Publishers could learn from Tesco

By Alyson Fixter

Magazine publishers must bring about a
“revolution” in the way they reach readers if they are to survive the
growing threats from supermarkets, the internet and the changing
distribution chain, the managing director of BBC Magazines has warned.

Speaking
at the PPA-run Subscriptions 2005 conference last Friday, Peter Phippen
(left) said publishers and editors must “wake up” to the reality of a
new breed of reader: one who expects to be in control of how, when and
where they interact with the media.

He said publishers who still saw their main issue as subscriptions versus newsstand sales would be left behind.

Like
corporations Tesco and WalMart, publishers should put the customer at
the centre of their business and scrap the idea that “editorial is
king”, Phippen added.

“It is madness to think we can control how
customers behave, how our competitors react and how our suppliers and
resellers conduct their business,”

he said.

“Publishers
need to become distributors of content rather than magazines, creating
multiple touchpoints through which to interact with consumers.”

With
the Office of Fair Trading’s verdict on the future of magazine
distribution still delayed, postage price rises confirmed from Royal
Mail and increasing fears about the power of large chains such as Tesco
to dictate what is on magazine covers, publishers are beset on all
sides by threats to the traditional magazine.

Phippen said the old-fashioned approach would have to move aside and content should be tailored to readers’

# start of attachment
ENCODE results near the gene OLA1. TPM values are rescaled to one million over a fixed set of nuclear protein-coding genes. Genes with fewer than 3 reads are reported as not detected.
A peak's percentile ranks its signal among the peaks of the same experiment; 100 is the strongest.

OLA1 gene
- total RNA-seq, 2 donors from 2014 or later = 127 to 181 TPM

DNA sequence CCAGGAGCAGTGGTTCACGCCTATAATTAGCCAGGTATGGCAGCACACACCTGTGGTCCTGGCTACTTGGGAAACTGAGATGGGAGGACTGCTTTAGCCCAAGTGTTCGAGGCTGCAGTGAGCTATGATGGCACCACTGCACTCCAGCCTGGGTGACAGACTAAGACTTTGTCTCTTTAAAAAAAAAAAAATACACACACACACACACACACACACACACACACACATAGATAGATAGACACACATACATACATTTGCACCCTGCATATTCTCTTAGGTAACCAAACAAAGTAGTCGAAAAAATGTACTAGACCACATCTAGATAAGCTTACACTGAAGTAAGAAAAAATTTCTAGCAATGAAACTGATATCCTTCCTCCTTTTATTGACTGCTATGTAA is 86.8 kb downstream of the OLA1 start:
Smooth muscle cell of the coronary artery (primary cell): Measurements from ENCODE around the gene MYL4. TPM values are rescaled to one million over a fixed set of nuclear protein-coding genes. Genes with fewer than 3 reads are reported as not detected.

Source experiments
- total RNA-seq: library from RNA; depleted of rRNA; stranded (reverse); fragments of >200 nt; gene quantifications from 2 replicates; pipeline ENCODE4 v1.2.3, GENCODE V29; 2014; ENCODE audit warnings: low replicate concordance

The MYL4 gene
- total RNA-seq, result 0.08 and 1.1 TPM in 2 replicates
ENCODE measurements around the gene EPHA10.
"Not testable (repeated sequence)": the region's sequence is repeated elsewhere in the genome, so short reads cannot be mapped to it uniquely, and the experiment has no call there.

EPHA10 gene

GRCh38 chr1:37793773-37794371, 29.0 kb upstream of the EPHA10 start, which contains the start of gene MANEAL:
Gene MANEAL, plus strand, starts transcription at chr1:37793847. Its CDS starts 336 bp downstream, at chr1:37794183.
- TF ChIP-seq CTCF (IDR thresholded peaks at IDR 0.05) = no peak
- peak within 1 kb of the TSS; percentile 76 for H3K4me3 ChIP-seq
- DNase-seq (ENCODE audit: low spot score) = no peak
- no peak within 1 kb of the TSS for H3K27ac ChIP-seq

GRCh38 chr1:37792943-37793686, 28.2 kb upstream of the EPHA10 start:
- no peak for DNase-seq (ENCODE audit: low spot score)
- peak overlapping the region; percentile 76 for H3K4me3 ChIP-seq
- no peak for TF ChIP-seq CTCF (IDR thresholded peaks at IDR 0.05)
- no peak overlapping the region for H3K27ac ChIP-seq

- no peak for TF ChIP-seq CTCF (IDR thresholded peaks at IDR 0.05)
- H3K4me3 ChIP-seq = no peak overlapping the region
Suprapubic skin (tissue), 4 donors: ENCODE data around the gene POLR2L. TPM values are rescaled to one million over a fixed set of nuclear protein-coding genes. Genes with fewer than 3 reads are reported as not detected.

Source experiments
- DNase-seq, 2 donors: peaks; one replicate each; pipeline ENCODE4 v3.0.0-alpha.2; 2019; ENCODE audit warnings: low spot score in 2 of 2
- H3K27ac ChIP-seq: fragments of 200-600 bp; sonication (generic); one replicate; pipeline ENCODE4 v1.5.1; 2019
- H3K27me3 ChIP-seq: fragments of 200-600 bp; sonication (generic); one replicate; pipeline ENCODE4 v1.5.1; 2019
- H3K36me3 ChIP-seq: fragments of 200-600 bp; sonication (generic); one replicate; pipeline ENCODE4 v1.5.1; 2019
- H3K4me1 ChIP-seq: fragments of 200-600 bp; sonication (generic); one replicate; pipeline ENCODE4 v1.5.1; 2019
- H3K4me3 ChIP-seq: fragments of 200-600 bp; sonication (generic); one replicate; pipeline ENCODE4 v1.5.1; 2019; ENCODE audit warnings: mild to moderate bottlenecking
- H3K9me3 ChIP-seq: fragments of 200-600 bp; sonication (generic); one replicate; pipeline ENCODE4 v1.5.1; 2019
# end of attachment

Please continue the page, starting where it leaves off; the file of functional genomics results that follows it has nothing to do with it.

needs in terms of printed or electronic format and frequency.

“Magazine
publishers are innocent when it comes to customer insight in comparison
with other industries,” he added. “Tesco knows more about our customers
than we do.

“One day we will know who these people are instantly,
and future content will be tailored to their format and frequency
needs. However, our capabilities and skills of direct selling are not
yet distinctive enough to deliver growth.”

■ Elsewhere at the
conference, industry leaders debated the future of postal delivery of
magazines, after Royal Mail released figures showing that single copy
magazine subscriptions had increased by nearly 8 per cent over the
year, with subscriptions accounting for 12.3 per cent of all sales.

The rise was partly caused by the threat to the distribution chain posed by the OFT, according to the company.

About 700 million copies of magazines are currently delivered to readers by mail, with a value of £270m-£280m.

Tom
Wasilewski, Royal Mail’s head of publishing, promised publishers that
despite the lifting of price controls on Presstream, the special
subscriptions mailing service, the company had “no proposals” to change
the price structure.

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